There have been a number of studies on this. They're both important, but as I think I mentioned earlier, there are area-sensitive species, such as woodland caribou and sage grouse, that absolutely need areas that are off limits to industrial development. These are large areas. It's the one area of conservation where governments have failed in their land use policies and failed to act.
The best management practice, if you wish, is no industrial development, no industrial-scale harvest, in their ranges. The oil and gas industry in Alberta tried for decades with the caribou. I sat on the Alberta Caribou Committee advising the deputy minister in Alberta on caribou, and they just came to the conclusion that none of those best management practices were working. We needed areas set aside.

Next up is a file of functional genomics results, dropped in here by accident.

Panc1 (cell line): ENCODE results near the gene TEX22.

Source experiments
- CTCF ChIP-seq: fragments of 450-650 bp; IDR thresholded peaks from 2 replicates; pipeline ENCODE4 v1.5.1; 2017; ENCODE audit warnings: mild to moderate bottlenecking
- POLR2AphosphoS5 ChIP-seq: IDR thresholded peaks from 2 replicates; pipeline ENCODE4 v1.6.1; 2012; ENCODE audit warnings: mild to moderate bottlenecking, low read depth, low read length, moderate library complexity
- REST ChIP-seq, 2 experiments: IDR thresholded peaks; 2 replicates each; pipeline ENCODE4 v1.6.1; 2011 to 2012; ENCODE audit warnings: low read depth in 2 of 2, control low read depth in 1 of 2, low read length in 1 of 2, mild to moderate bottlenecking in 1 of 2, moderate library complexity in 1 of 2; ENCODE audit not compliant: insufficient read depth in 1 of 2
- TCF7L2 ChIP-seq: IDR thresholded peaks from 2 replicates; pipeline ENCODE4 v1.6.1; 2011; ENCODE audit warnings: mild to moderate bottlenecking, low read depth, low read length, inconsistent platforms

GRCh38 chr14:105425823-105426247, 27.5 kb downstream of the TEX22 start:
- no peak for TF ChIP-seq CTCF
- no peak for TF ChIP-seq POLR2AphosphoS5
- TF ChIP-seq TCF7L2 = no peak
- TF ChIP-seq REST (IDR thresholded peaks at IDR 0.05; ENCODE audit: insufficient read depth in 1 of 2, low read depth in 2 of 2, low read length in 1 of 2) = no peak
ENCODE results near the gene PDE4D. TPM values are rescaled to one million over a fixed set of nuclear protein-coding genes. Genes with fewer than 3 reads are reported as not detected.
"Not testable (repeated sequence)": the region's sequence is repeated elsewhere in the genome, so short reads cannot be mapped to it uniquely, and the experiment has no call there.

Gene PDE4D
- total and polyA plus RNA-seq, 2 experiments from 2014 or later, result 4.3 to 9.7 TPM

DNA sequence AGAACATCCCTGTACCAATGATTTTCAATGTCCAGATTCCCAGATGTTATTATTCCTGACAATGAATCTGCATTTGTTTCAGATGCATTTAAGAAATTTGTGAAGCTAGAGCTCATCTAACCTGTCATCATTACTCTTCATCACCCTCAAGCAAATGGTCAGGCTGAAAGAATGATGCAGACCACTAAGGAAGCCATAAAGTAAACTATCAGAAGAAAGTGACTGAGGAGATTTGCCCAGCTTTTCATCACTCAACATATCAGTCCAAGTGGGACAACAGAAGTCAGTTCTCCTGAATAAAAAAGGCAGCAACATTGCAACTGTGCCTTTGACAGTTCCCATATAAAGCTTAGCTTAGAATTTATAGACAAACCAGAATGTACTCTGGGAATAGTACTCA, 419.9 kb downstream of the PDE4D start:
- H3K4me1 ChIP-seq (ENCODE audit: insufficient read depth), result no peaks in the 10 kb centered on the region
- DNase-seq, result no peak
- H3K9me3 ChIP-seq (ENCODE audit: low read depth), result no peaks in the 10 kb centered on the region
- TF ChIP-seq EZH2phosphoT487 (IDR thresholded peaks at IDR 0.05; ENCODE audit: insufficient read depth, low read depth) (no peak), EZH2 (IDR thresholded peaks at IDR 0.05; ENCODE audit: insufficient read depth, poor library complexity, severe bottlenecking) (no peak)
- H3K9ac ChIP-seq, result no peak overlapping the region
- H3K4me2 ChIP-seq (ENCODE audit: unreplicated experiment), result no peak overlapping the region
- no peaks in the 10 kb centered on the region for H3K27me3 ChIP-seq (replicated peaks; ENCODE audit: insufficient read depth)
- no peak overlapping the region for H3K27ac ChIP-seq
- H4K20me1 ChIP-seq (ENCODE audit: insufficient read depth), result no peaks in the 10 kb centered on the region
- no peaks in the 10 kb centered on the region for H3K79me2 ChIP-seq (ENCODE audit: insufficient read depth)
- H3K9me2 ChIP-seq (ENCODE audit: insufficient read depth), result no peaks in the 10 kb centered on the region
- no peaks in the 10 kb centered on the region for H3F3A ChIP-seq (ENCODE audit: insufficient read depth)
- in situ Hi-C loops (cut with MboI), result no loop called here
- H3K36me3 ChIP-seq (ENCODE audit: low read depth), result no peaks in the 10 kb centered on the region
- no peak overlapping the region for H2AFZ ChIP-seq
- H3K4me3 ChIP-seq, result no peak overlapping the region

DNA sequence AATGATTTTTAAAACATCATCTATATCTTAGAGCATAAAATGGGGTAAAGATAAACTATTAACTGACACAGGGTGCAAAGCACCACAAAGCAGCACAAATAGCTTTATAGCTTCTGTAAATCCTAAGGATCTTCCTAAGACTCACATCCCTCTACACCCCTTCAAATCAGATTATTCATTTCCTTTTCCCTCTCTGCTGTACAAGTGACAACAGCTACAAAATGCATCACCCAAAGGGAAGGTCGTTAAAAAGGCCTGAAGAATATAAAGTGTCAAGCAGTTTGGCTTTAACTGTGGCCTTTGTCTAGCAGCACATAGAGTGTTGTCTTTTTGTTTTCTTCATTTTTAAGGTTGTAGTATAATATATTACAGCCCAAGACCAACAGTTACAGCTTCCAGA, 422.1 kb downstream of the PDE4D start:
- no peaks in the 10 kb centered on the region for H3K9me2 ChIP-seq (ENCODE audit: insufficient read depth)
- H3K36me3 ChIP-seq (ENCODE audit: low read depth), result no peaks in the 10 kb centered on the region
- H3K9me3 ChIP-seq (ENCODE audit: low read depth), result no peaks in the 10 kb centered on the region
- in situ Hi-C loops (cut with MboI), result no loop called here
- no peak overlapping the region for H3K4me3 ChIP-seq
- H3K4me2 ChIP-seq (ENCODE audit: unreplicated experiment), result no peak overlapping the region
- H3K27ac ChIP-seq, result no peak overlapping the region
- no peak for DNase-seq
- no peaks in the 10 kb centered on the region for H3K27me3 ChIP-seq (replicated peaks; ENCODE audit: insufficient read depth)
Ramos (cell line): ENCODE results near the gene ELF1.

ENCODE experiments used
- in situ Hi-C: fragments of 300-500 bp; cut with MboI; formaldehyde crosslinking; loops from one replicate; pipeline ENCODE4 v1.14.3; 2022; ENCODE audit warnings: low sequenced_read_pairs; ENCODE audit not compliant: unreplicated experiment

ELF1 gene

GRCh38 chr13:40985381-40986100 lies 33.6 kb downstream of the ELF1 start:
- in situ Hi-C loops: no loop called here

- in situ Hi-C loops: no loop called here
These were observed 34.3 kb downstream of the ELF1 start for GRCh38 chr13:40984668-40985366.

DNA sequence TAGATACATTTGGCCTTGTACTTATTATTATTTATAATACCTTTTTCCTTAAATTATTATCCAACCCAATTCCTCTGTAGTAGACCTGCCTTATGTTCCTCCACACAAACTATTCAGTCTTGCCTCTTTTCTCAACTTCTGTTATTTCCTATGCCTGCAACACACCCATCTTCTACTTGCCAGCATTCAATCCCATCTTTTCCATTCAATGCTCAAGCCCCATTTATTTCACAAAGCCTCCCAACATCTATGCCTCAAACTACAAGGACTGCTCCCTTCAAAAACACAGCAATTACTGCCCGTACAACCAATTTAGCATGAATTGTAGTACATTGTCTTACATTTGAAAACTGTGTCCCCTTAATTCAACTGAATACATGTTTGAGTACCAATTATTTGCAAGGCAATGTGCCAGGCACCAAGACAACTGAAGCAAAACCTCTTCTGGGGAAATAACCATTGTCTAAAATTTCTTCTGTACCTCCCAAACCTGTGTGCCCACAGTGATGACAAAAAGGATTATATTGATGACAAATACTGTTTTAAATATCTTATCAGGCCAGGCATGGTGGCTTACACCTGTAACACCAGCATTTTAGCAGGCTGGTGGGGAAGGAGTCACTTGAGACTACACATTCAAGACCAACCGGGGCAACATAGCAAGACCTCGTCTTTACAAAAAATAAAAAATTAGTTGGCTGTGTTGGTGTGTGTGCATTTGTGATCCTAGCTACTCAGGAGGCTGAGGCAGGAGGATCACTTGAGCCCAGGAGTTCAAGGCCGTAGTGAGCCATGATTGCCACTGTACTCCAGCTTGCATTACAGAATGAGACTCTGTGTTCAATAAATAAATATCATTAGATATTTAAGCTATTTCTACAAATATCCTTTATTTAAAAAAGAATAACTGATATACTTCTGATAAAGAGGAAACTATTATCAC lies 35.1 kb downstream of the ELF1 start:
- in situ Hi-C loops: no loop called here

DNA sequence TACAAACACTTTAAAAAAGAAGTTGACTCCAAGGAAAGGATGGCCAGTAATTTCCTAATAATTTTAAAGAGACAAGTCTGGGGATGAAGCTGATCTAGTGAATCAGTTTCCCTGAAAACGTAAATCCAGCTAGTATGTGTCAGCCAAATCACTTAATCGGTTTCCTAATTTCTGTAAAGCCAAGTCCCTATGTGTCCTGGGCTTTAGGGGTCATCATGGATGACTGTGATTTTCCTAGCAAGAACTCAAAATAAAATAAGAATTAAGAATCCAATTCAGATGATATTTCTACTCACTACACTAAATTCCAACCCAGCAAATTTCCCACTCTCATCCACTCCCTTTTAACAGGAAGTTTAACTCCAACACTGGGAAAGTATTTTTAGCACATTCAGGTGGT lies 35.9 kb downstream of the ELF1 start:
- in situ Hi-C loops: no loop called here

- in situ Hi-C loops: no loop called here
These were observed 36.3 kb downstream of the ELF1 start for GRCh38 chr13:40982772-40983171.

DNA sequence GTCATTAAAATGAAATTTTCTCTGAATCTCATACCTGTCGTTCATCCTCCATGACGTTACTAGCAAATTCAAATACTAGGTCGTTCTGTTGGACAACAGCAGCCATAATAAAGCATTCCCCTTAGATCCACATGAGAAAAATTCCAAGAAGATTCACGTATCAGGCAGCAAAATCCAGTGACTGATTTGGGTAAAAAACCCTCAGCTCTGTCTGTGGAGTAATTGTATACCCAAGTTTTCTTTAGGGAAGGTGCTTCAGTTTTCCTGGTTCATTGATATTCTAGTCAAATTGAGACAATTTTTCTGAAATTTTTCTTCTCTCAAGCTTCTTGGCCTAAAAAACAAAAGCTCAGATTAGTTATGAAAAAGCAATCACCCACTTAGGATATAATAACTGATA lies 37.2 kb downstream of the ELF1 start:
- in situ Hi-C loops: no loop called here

It's not that governments can't do it. I worked on the Hay-Zama, for example, working with oil and gas, the first nations, and the government. They're out of there by 2017. They made a decision. They made a commitment. We had a process. It wasn't government-led, but it was government-facilitated, and the neighbourhood, if you wish, came to the conclusion that oil and gas was not compatible with saving that wetland complex. Oil and gas was allowed to produce in the less sensitive areas, but only up to a certain point, and then they're gone.
We need to be looking at similar things for such species as sage grouse and caribou. As I say, best management practices are only part of the puzzle, not all of it.